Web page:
Given this constellation of constraints — economic recovery, an under-performing system, and a preference for federalism — we believe the starting point for a reformed employment and job training law begins by removing barriers to worker and state flexibility. This is accomplished by incentivizing experimentation with workforce reform at the state and local levels. The historical model for this approach — innovation leading to wholesale improvements — is 1996 bipartisan welfare reform.

In response to rising welfare caseloads, costs, and worsening family and employment outcomes, Congress and presidential administrations encouraged state experimentation in welfare reform beginning in the 1980s. The Reagan, Bush, and Clinton administrations all approved waivers to states for the Aid to Families with Dependent Children (AFDC) program to test new approaches to fostering work and self-sufficiency among recipients. These experiments were closely monitored and evaluated, generating a body of evidence and program practices showing it was possible to improve employment and earnings among welfare recipients. These state-based reforms culminated in the biggest change to public assistance programs since the New Deal and Great Society eras. The results: dramatically lower caseloads, higher rates of employment, and reduced child poverty.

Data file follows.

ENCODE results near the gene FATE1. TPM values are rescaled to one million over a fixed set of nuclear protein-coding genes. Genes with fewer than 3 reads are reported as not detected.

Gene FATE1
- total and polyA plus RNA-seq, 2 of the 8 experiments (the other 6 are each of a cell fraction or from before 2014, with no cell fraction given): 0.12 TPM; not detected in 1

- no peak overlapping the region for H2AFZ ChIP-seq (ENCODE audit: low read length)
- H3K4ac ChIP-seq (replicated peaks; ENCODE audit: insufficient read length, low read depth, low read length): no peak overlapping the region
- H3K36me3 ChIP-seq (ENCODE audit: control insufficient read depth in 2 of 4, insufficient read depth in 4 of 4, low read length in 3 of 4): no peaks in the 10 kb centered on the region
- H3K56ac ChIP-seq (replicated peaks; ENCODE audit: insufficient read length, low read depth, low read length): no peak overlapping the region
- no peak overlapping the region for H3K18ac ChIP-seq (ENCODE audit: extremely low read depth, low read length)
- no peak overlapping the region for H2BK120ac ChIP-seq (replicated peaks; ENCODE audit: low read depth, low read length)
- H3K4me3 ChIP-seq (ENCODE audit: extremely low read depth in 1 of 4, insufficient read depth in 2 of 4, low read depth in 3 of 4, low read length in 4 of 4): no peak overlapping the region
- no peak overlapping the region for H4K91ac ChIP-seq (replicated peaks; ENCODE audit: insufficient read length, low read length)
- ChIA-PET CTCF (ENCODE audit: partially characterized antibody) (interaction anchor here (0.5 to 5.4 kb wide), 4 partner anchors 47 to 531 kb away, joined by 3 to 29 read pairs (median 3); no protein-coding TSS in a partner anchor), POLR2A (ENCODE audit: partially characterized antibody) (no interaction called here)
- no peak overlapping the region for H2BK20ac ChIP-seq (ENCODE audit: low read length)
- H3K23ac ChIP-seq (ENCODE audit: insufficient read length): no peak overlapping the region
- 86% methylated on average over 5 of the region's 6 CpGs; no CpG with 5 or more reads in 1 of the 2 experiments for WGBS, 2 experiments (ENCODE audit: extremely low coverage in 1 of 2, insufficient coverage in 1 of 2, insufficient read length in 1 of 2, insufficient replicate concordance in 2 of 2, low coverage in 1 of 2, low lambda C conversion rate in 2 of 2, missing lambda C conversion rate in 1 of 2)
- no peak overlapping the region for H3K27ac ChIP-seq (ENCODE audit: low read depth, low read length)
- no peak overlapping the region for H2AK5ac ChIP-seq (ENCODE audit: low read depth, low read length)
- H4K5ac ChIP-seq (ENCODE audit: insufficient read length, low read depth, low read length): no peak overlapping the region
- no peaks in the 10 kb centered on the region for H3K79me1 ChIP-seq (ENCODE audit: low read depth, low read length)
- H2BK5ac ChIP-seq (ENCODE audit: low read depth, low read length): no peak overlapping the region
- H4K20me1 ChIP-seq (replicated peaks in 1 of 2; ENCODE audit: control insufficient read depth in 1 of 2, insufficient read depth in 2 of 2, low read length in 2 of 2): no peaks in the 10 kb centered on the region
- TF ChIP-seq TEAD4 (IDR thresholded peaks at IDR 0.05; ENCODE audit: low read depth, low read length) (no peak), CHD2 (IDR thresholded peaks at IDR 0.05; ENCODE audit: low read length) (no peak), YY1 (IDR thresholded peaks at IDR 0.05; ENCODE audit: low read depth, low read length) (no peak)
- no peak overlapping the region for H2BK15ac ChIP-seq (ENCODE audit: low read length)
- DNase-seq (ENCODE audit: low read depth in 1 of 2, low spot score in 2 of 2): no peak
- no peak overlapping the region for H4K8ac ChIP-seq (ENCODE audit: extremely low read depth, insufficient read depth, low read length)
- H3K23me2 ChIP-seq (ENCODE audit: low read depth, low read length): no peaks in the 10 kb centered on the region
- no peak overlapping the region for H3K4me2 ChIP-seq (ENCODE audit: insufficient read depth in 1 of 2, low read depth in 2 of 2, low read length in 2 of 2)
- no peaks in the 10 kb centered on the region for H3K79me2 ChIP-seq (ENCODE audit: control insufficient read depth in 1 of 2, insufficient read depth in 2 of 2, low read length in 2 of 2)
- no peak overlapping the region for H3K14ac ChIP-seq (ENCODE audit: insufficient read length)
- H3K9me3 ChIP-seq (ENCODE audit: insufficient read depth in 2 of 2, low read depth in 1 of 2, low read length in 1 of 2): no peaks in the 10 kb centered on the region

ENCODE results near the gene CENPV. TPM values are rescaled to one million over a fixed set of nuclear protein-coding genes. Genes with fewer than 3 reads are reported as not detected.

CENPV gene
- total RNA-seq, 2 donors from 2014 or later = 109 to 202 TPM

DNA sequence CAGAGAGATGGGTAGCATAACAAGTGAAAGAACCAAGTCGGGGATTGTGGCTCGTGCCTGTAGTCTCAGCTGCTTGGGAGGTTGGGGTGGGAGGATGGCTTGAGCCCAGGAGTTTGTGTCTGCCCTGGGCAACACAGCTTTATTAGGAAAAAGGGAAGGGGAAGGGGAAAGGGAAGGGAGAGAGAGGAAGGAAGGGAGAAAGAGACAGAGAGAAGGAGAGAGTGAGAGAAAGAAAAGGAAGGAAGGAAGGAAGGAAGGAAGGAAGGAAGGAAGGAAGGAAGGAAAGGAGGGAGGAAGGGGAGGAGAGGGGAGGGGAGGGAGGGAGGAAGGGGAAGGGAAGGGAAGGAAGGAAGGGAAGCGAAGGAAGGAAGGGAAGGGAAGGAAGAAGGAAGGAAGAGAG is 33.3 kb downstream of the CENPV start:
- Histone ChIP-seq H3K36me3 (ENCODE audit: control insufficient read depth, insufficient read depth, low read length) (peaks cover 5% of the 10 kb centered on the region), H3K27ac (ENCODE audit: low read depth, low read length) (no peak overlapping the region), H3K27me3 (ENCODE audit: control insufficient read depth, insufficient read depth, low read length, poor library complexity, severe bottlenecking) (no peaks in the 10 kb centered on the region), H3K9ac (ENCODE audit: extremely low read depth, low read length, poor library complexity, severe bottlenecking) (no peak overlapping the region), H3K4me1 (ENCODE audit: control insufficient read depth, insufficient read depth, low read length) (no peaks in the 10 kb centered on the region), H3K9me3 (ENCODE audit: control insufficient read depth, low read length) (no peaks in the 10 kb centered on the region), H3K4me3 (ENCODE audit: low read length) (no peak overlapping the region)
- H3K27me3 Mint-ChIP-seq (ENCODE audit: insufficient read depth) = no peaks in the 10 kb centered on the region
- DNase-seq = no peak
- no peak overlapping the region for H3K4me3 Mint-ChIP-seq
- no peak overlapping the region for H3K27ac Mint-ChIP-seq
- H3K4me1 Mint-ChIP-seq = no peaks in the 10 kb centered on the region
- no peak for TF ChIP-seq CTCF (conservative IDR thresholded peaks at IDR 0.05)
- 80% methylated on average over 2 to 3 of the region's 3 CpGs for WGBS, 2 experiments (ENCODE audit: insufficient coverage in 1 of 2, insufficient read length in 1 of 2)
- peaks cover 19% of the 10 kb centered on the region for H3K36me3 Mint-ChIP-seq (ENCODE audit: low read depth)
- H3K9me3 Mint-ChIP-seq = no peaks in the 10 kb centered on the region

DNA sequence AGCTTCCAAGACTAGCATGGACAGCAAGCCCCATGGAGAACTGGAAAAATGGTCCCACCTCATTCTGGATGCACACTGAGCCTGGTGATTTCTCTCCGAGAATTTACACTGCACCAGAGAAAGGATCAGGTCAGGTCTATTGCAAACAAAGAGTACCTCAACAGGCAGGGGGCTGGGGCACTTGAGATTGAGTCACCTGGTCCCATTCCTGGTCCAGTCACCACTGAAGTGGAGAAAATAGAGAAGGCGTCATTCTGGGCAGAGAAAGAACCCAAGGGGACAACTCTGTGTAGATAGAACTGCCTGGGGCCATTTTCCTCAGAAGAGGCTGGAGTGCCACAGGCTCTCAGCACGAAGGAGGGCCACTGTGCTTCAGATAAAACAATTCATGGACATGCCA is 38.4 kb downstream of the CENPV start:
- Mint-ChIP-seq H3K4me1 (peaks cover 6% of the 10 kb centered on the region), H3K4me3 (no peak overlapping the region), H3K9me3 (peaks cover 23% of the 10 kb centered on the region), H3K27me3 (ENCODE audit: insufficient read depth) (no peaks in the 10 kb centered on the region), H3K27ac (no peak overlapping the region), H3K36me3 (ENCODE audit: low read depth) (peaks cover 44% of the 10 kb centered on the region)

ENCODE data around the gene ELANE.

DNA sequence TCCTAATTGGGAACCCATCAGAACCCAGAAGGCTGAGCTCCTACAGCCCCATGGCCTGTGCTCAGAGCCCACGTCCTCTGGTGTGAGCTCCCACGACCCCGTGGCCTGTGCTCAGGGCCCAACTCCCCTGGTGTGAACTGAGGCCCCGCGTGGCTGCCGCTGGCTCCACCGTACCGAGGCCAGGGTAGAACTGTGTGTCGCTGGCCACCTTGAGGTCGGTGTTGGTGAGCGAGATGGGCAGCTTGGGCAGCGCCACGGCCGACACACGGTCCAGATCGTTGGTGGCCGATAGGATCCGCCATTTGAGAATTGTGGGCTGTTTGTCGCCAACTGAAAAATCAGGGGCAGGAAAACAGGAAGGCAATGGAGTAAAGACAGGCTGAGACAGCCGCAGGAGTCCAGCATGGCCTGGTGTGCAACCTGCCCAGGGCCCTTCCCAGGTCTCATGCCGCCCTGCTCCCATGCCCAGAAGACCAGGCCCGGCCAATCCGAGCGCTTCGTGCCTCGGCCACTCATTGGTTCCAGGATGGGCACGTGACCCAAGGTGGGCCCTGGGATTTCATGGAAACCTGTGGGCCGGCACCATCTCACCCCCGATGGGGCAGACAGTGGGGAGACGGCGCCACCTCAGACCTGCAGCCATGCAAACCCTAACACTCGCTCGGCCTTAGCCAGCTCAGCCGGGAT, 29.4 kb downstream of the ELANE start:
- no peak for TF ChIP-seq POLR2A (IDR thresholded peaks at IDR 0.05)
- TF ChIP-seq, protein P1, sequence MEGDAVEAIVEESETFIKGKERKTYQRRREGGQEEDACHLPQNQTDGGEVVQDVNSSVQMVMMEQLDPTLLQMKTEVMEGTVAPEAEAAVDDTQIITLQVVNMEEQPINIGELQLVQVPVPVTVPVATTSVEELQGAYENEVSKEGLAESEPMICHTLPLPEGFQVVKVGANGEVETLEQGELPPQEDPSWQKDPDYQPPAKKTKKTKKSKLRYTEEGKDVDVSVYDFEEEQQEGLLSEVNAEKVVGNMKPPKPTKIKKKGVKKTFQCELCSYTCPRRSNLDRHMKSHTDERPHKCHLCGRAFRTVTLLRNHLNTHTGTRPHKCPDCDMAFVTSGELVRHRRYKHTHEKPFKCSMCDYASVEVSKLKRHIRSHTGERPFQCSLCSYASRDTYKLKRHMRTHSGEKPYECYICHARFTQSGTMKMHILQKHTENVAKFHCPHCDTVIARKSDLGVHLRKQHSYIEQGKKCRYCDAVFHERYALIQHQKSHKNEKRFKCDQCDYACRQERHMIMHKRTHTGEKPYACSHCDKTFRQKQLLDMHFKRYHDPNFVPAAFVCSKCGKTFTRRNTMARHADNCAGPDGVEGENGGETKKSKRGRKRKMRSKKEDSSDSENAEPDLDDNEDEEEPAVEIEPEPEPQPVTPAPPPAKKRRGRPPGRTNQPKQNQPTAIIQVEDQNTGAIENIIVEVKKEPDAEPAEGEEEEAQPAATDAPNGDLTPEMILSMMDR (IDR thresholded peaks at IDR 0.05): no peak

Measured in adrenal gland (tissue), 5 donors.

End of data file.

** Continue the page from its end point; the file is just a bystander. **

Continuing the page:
This is the model of reform Congress should consider when it comes to WIOA reauthorization. The U.S. economy is recovering from multiple economic and social traumas associated the COVID shutdowns, disease mitigation policies, and a rising tide of automation. The public workforce system is ill-designed to respond to these conditions, so new demonstration authority allows state and local officials to design and implement programs that speak to their worker and employer constituencies. As with welfare reform, no state would be required to implement a demonstration, but entrepreneurial governors and legislators would be free to seize the moment and create an employment and training support system that better serves workers by eliminating administrative and programmatic inefficiencies.

Members of Congress could support reform agendas for states by specifically incentivizing practices that encourage worker and system flexibility. Increased demonstration funding for Personal Reemployment Accounts to help with flexible, worker skills training; increased funding for partnerships between the workforce system and community colleges targeting regional economic development priorities; and funding to upgrade labor market systems to better inform workers of emerging industries and occupations are all examples of targeted assistance.

Time is of the essence if we are to fix the WIOA system so workers benefit immediately. Over two decades ago, governors and state legislators paved the way for national welfare reform. Now is the time to reopen those state laboratories of democracy to improve the lives of unemployed and dislocated workers, giving them hope and an economic future.

Mason Bishop and Brent Orrell work at the American Enterprise Institute where they conduct research on workforce development policy and innovation.



Comment
Show comments Hide Comments